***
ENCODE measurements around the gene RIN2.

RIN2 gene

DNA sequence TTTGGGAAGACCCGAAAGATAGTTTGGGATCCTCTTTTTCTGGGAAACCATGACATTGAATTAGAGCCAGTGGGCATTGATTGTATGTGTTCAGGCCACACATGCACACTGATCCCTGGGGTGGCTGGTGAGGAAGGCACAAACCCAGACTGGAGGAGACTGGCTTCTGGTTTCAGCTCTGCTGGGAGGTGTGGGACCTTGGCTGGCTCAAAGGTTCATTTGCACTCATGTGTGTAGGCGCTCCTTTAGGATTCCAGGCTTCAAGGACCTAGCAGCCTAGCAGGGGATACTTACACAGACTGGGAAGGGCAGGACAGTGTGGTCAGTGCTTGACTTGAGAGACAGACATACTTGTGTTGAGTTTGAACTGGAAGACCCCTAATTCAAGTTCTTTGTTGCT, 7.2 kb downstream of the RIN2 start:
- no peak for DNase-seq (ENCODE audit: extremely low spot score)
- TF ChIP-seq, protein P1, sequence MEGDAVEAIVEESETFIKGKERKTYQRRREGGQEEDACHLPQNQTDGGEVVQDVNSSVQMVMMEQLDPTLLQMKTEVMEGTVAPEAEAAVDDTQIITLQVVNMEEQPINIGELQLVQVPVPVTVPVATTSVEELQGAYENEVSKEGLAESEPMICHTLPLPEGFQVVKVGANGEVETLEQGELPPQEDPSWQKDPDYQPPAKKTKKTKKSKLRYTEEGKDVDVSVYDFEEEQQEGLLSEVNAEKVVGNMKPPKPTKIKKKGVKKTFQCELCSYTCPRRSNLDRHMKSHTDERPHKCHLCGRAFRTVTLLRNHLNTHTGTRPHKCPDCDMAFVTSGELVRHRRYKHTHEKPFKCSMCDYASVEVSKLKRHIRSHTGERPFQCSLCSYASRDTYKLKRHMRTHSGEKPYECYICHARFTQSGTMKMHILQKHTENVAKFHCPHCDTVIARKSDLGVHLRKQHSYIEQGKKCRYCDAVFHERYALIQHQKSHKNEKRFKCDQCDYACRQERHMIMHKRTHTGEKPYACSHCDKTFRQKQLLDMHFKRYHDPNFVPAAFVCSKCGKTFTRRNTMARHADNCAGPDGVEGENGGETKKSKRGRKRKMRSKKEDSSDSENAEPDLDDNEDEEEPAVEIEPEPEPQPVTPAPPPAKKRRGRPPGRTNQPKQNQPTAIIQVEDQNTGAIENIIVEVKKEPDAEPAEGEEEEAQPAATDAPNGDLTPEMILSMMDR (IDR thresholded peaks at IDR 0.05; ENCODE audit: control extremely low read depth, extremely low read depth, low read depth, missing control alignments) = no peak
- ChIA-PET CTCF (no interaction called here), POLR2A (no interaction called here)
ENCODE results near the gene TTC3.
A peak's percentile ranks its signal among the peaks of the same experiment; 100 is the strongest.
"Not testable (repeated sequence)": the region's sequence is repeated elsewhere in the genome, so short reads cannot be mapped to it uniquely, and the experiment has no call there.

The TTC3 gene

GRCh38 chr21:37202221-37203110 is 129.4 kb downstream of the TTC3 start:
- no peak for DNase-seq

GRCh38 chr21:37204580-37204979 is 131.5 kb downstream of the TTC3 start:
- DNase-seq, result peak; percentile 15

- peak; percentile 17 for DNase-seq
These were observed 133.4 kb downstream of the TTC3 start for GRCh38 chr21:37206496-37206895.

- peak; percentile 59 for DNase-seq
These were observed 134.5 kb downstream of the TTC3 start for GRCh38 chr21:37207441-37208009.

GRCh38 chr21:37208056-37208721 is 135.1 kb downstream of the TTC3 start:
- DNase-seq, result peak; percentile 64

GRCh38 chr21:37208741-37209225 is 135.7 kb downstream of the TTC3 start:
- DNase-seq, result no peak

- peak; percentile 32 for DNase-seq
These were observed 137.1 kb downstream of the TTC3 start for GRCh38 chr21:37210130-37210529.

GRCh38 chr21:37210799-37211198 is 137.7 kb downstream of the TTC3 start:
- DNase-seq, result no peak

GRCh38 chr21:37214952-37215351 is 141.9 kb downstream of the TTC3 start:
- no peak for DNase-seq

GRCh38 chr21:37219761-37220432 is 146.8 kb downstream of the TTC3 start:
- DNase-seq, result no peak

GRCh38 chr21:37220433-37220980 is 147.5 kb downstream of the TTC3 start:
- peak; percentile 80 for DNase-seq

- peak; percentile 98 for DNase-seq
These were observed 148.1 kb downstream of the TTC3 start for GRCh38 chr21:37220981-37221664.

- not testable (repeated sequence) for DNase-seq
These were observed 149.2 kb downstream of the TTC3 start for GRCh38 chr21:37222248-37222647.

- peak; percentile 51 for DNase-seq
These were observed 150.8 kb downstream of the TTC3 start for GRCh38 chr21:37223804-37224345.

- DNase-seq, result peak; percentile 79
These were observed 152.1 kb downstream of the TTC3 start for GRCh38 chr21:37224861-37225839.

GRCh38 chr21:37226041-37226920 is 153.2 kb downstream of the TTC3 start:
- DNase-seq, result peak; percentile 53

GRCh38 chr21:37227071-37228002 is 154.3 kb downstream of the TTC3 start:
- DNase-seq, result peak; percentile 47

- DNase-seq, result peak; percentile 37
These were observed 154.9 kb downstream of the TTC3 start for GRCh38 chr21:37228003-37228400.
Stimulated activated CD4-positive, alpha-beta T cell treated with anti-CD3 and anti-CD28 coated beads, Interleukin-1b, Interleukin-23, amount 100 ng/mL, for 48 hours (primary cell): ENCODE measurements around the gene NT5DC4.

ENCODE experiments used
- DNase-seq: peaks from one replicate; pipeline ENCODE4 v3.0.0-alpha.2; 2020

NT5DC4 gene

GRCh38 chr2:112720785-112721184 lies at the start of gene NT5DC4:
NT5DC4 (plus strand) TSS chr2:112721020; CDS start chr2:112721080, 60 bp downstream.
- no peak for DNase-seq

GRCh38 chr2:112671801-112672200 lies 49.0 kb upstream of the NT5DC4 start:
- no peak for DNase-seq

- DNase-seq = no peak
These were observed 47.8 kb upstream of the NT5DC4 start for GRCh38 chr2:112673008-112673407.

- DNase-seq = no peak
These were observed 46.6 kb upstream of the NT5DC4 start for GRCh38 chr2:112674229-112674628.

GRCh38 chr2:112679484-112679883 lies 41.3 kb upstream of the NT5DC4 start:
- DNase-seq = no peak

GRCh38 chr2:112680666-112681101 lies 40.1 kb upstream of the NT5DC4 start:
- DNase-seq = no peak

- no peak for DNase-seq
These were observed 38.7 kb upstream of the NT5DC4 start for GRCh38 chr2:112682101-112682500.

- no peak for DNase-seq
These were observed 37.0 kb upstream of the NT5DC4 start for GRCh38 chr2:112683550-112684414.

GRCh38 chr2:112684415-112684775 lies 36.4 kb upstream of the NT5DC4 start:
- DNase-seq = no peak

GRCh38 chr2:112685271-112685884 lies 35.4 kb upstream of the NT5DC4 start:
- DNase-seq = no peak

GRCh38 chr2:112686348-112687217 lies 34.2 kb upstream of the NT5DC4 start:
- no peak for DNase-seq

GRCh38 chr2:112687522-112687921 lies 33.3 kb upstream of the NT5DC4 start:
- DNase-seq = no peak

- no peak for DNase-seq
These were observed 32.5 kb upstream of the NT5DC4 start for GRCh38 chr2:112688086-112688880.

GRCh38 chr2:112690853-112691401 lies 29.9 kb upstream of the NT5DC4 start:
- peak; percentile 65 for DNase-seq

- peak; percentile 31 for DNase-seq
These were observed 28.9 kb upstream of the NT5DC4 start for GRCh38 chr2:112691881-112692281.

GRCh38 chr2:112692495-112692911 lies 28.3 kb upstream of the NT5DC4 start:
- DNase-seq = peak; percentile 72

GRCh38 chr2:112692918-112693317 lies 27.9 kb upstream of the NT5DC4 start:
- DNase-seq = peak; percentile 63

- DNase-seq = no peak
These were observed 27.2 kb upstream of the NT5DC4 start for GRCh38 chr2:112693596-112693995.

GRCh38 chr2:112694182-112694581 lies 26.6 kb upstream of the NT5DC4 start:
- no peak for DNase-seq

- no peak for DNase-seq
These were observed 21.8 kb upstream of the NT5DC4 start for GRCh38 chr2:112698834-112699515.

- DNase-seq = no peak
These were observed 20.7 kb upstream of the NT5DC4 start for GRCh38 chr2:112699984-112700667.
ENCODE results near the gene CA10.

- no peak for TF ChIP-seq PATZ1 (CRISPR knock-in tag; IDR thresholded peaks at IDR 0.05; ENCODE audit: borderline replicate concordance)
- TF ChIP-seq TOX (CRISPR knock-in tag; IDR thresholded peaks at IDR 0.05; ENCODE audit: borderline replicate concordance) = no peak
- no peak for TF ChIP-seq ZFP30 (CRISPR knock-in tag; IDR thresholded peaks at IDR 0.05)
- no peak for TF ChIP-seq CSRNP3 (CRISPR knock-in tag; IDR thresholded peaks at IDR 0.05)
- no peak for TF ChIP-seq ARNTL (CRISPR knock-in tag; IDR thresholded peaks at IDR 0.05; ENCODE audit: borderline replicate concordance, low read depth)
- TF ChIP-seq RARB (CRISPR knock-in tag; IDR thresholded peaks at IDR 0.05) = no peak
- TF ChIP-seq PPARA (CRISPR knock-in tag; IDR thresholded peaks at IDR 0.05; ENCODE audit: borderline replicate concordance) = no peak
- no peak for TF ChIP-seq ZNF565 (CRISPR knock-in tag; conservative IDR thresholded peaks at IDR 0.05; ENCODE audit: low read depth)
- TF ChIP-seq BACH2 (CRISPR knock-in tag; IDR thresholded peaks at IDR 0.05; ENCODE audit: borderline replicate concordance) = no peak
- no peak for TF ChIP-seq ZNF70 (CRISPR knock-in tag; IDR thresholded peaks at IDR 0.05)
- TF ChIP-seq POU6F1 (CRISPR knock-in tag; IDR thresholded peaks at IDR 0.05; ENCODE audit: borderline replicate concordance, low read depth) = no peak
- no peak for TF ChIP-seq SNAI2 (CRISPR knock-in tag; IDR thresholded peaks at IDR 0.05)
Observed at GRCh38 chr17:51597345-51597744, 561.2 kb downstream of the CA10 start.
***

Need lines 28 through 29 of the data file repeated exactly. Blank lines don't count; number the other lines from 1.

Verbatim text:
- no peak for DNase-seq

GRCh38 chr21:37219761-37220432 is 146.8 kb downstream of the TTC3 start: